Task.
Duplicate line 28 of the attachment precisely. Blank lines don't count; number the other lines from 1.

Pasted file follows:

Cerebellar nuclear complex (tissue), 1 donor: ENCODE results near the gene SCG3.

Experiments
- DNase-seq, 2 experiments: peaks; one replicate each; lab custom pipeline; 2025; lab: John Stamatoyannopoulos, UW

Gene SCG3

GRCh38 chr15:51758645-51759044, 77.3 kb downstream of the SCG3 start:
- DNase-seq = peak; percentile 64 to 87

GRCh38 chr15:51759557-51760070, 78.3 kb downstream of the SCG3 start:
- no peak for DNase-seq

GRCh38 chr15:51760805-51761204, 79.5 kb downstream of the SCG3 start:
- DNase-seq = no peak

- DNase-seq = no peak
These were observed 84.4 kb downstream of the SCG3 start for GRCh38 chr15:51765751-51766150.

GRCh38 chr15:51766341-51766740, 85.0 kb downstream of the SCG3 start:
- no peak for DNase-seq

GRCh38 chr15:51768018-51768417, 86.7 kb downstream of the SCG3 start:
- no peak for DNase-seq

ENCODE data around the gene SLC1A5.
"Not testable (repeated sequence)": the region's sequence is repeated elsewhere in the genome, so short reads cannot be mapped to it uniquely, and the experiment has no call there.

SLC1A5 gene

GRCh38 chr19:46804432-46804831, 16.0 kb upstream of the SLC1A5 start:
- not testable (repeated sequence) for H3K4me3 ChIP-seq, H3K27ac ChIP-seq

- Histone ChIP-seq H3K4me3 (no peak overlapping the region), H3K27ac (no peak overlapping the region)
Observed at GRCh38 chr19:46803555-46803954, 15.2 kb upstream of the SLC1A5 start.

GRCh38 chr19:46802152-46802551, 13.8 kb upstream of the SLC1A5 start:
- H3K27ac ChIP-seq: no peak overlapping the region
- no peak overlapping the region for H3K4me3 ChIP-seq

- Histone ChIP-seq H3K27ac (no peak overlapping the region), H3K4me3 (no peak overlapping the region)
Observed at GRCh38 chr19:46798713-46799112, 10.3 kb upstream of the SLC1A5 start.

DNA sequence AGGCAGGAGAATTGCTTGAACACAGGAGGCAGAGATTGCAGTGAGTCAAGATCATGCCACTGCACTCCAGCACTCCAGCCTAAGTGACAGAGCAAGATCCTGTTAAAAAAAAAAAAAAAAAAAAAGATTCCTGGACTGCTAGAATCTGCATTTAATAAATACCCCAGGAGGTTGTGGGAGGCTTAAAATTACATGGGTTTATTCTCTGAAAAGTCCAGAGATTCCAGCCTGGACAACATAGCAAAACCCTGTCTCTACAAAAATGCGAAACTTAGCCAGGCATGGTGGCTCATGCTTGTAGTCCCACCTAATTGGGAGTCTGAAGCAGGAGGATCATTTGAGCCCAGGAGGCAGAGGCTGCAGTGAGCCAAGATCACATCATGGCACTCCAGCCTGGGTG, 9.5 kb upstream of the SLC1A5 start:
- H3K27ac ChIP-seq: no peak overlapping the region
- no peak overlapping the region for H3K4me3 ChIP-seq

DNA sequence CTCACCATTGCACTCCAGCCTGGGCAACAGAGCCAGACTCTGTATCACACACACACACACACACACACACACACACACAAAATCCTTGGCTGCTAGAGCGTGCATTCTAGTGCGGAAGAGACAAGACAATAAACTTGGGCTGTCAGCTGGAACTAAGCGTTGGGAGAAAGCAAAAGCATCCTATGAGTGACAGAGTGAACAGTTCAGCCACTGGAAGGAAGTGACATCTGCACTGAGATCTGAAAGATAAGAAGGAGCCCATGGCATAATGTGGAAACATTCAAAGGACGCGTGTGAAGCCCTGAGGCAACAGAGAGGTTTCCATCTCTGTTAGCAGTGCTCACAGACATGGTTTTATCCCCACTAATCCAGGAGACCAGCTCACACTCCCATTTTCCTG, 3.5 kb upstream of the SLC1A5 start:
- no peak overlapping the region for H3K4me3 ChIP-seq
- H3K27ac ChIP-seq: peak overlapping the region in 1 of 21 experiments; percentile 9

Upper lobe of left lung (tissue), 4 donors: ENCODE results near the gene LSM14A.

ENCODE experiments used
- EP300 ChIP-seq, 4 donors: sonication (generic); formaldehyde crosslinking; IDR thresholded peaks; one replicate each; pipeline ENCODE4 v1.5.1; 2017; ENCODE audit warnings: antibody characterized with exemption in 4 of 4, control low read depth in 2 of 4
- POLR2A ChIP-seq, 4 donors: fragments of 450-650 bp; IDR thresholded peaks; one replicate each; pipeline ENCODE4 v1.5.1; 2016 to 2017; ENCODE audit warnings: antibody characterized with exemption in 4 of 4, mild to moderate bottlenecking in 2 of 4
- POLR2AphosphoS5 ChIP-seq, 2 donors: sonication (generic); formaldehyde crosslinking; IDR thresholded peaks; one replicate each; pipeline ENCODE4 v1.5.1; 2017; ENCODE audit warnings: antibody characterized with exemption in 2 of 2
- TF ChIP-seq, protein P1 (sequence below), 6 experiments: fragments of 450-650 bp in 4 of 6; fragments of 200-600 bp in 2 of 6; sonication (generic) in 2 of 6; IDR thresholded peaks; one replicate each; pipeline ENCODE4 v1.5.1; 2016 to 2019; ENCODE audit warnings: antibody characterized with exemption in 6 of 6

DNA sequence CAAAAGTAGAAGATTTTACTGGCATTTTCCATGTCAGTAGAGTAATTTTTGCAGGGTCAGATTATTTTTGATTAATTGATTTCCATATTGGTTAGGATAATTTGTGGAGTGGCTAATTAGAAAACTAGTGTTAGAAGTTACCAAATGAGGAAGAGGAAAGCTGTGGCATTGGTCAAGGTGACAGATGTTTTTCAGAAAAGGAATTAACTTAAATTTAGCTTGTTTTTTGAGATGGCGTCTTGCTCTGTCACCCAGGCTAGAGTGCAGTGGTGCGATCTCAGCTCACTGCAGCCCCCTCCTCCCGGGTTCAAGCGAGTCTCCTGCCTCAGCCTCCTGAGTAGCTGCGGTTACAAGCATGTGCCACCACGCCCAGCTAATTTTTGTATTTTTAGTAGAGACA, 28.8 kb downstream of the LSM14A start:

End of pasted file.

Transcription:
Observed at GRCh38 chr19:46798713-46799112, 10.3 kb upstream of the SLC1A5 start.